I’m setting up a new business that is very focused on service delivery. Which cloud-based apps should I use to get started with my business?
Wow, this is a big question, and the answer, of course, is – “it depends”; and no answer I give here is a substitute for fully investigating and understanding your business requirements fully, to more adequately recommend something.
The type of functions you will do are:
- Lead Qualification
- Quoting and acceptance
- Dealing with service providers (contractors or employees)
- Queries from clients
- Purchasing / Accounting
Therefore the types of apps you will need are:
- Website and Social Media
- Email Marketing, Auto Responders and / or Marketing Automation for getting potential clients to sign up
- CRM for tracking the client’s details and contracts
- Scheduling for making appointments and scheduling service providers to fulfill appointments
- Support for dealing with queries from clients
- Billing and Merchant facilities for charging clients, especially recurring billing
- Email and file management, of course.
Of these, the most important app to get right would be the scheduling and service delivery app, because keeping clients happy in providing services to them so that they will send referrals back to you, is key. The second most important app would be the Marketing to ensure the first impressions of your organisation are the ones that will make your clients sign up.
The service delivery app world is vast, and it is difficult to choose the right app for the job, especially for a brand new business. Do you pick an app and make the organisation mold to the way the app works, or do you do a full service design project, and then fully investigate the app that suits your requirements. It probably depends on your budget and time constraints.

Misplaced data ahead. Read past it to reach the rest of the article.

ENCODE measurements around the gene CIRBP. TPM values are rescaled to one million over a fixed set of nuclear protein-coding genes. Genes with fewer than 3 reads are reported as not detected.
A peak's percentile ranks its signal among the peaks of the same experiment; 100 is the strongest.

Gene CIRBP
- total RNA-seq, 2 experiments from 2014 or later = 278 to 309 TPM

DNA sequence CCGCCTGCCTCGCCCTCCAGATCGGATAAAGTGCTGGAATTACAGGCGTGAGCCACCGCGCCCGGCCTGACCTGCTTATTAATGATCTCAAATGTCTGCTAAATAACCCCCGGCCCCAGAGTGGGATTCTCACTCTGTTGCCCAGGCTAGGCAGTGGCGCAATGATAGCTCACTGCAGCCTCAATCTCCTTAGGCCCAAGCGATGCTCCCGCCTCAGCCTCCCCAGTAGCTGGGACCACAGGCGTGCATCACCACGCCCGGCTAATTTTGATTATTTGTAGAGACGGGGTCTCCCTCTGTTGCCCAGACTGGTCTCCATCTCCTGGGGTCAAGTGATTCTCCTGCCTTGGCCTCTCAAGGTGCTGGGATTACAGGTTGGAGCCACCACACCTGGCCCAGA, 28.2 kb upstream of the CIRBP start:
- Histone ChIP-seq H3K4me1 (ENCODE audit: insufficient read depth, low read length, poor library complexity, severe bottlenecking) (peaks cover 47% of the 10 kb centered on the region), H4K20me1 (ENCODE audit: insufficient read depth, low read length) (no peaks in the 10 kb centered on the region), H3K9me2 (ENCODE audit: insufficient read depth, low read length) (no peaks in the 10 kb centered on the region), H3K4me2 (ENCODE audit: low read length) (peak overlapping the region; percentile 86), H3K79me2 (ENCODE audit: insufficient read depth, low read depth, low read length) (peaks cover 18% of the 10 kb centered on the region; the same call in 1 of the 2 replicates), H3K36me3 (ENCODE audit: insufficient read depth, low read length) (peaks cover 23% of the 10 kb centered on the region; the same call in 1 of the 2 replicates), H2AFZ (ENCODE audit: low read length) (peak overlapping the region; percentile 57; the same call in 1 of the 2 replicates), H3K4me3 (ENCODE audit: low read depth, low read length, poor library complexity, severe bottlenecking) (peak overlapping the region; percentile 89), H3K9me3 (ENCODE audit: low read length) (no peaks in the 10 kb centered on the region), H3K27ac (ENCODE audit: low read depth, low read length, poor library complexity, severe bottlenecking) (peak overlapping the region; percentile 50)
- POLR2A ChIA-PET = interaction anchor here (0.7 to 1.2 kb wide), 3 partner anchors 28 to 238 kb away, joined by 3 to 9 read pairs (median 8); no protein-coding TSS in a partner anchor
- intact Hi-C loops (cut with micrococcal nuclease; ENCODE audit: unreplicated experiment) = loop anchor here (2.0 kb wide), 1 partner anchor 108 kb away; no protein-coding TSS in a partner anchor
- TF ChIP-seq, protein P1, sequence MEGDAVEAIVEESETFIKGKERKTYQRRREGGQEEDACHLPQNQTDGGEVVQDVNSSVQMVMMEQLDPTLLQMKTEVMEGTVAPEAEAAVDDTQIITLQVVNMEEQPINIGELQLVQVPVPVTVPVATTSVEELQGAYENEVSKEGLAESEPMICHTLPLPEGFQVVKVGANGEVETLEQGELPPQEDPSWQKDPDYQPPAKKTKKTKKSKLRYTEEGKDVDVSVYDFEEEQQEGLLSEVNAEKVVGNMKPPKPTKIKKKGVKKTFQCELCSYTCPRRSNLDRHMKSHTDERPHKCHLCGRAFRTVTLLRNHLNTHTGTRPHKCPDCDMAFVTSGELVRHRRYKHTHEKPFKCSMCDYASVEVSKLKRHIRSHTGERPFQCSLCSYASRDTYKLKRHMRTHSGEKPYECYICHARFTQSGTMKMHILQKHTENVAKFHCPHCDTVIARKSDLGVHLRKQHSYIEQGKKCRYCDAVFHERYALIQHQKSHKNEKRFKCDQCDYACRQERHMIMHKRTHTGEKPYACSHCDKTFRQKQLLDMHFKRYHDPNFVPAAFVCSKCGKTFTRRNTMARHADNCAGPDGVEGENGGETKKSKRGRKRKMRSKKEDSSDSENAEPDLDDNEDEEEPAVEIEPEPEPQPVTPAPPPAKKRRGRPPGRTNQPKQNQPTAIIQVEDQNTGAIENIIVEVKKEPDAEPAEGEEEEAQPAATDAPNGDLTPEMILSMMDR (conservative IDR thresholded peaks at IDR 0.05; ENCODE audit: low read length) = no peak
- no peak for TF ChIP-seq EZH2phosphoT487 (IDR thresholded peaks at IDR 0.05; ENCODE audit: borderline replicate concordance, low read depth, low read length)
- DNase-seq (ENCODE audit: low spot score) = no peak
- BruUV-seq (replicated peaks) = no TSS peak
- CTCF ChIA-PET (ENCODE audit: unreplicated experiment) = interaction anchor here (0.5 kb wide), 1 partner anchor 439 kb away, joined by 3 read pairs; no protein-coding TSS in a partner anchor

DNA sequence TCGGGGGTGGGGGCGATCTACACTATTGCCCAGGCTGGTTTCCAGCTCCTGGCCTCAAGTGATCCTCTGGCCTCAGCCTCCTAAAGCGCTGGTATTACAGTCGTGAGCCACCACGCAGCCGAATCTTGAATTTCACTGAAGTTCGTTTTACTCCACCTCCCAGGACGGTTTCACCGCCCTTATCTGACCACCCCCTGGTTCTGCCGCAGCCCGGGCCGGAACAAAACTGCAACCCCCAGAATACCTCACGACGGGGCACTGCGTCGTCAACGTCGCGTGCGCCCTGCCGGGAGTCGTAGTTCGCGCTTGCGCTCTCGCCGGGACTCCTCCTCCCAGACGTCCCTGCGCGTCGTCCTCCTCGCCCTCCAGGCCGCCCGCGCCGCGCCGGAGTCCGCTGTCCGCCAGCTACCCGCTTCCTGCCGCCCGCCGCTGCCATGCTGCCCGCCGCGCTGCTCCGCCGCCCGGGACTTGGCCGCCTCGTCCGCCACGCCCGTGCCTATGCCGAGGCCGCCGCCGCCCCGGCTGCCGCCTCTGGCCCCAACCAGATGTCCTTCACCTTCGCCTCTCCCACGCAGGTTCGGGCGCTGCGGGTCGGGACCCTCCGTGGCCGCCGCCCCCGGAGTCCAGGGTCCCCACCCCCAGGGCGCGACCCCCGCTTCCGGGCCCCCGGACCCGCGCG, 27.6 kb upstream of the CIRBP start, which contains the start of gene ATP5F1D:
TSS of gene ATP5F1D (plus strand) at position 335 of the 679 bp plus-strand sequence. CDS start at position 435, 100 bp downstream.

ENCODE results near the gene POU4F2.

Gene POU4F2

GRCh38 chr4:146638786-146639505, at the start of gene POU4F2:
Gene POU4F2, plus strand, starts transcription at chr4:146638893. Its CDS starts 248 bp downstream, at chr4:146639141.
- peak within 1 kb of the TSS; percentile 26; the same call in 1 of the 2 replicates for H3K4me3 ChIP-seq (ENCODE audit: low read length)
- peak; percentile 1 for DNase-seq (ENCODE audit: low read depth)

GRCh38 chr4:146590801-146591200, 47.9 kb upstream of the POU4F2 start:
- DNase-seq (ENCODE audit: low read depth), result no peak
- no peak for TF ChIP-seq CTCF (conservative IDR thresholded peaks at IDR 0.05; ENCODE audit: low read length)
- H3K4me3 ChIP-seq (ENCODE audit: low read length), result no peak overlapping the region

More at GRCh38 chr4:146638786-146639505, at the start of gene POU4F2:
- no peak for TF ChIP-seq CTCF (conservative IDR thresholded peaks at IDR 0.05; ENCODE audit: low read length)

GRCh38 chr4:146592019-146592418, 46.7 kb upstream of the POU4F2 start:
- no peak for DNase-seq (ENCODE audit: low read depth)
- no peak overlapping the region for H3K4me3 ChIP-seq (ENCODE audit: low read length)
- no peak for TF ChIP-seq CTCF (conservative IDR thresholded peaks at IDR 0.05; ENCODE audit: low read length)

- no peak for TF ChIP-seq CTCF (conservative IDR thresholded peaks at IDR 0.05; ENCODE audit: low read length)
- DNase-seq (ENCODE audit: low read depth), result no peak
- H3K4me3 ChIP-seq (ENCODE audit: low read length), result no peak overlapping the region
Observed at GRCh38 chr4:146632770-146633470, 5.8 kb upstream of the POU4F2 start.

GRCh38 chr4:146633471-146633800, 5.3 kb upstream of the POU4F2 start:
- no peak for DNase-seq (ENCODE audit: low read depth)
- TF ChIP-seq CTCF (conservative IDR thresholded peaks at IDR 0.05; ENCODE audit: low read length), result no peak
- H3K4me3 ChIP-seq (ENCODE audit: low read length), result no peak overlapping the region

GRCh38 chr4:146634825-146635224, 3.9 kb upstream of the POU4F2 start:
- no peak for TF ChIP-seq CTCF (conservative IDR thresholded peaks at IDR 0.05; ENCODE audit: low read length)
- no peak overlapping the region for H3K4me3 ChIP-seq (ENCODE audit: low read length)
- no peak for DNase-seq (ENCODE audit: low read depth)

Service delivery apps may also be known as Field Service Management, Professional Services Automation, Field Force Automation or even just Scheduling.
From my perspective, there are probably 3 levels of apps that would suit – the “Do it Yourself” solution, the “Middle of the Road” solution, and the “Platform” solution.
Do it Yourself
The Do it Yourself solution involves you choosing low-cost single function apps that do a specific job, and then join them up wherever possible with API’s or built-in integrations (see my previous post on Integrations). Some of the apps that fit this category are:
- Podio – a customisable and very cost effective platform that can do many different functions within the organisation. Think of it like a shared excel spreadsheet in the cloud, with more features. You build “apps” inside Podio to meet your specific needs. It is good, but it is generic, and will require a fair bit of set up by you. It is great for you to get set up basically at first, then tweak and modify as you go. Podio have pre-built “apps” that you can customise to meet your needs. The Service and Maintenance app, is probably the most relevant app.
- Nimble – Podio and Nimble go well together. Nimble is a Social CRM app – which means it is a great, simple CRM app, with excellent integrations into LinkedIn, Twitter, Facebook, Google+, Foursquare and Gmail. Nimble is my CRM of choice for my small business.
- If you use Nimble, or Gmail, you should use Rapportive – it is like having a CRM system right inside your Gmail, which s great until you are on your mobile device.
- Jobber and Connect2Field – both are all-in-one apps for field service. Whilst it looks like they have all the features you need to run a service organisation, I’m a bit wary of their limited range of add-ons for Jobber, and the lack of packaged integrations like Zapier for either product. You may come across limitations in the product that mean you have to change the way you do business, but I think they are worth investigating.